We recently passed a six month anniversary, or maybe we should call it a second birthday. It is definitely a second chance at life, an opportunity not to be wasted or taken for granted. Yes, it has been a little over 6 months since January 22 when Tracie got her new heart. She was listed for just about 2 years. I guess that really isn't a very long time, but it seemed to be an eternity. We had several false alarms, when hearts became available, but for a number of reasons it was not meant to be. We had few times when it appeared the worst possible ending was near.
Instead, we got the best possible outcome. We knew that the day would come, but the waiting was difficult. Each time the caller ID showed Mass. General, our anxiety levels rose. Even as we waited the evening of January 21, and into following morning, we were sure we would be sent home again. We even joked about it. Nothing was sure until we parted ways just outside the operating room. It was a long day for me, waiting to hear from the surgeon. I remember feeling the stress and tension as I waited, and I remember the wonderful feeling as the stress and tension left when the surgeon told me everything was fine.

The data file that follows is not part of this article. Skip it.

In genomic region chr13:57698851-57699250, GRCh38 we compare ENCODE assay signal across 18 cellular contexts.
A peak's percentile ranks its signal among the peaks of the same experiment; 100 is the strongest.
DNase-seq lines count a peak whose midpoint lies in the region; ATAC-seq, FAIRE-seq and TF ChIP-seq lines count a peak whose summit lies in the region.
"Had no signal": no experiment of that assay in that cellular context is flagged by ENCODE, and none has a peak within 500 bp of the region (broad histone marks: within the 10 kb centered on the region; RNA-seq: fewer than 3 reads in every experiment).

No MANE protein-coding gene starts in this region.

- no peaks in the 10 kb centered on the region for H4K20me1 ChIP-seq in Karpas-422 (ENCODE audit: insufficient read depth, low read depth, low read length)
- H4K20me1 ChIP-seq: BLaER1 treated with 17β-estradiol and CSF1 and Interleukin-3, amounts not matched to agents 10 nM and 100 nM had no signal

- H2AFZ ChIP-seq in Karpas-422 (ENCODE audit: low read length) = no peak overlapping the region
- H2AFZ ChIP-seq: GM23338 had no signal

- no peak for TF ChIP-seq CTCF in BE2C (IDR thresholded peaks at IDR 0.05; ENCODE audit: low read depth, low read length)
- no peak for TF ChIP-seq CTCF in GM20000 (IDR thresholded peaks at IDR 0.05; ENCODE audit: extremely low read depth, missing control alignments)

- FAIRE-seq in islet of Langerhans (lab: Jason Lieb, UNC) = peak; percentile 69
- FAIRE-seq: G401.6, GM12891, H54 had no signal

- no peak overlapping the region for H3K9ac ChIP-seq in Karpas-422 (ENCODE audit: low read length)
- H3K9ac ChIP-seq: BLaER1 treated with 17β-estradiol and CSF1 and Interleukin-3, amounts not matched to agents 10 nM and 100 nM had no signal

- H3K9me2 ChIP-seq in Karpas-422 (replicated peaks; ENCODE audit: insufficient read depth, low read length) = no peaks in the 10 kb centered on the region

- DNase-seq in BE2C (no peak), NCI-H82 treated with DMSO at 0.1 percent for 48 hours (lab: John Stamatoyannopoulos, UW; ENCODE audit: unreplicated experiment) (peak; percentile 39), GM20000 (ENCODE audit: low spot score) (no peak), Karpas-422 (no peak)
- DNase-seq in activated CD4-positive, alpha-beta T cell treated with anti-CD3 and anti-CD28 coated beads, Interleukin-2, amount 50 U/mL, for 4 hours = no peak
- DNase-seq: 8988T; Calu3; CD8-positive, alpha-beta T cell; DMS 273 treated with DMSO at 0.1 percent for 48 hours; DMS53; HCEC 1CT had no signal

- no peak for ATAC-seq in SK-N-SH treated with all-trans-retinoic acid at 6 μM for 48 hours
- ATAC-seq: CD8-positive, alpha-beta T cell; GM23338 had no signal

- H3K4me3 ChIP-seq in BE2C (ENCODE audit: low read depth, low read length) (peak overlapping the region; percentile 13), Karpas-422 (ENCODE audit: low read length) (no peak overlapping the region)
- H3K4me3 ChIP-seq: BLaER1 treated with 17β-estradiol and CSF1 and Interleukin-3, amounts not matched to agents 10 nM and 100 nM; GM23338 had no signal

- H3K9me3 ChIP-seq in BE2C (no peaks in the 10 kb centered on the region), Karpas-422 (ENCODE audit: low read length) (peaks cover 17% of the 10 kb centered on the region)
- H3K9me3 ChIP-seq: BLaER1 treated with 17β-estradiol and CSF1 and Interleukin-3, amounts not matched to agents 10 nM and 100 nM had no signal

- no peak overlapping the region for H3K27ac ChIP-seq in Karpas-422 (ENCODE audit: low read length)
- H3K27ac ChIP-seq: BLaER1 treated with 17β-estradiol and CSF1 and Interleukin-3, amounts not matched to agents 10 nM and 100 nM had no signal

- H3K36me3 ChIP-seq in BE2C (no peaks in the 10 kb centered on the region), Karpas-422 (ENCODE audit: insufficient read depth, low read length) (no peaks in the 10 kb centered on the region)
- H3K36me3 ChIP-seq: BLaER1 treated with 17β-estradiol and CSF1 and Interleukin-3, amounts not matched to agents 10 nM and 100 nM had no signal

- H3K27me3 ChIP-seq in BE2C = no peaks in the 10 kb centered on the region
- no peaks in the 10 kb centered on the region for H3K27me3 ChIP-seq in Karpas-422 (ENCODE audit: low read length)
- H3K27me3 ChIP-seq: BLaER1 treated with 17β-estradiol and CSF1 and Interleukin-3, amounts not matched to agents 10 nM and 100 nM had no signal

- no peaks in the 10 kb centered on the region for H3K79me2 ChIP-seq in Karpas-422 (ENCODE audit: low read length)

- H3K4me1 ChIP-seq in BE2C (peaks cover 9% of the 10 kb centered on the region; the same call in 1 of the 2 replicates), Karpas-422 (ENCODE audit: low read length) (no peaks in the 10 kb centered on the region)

So much pain the first few days, but what a trooper. She was sitting up within a day, and walking on Day 3. Tracie came home 15 days after the transplant surgery. We had a few more ups and downs in the months that followed, but we got through it. Life returned to normal, or at least as normal as it get around here. Watching the kids become themselves again is great, they had a long, hard road during this and they deserve a mom who is healthy.
We toss the word hero around. We speak of bravery, and courage. I'm married to a hero, a woman braver and more courageous than anyone I know. No, not because she married me, but because she refused quit. For three long years she fought. She could have just rolled over and given up. We would have understood. But instead, Tracie learned to live with what she had. She just went on, knowing it could all end in a moment. There was no quit in her. She learned to live with the LVAD. It wasn't easy, but it beat the alternative. Incredibly enough, not once did she complain. She just went on. It was, and continues to be, incredible to watch.
She taught the kids and I a lot over the past few years. If you told her she that was a hero, or heroine, she would look at you like she looks at me - the "What is wrong with you?" look. She would tell you that "I didn't do anything special, I just lived."
Yeah, she sure did! And she still does.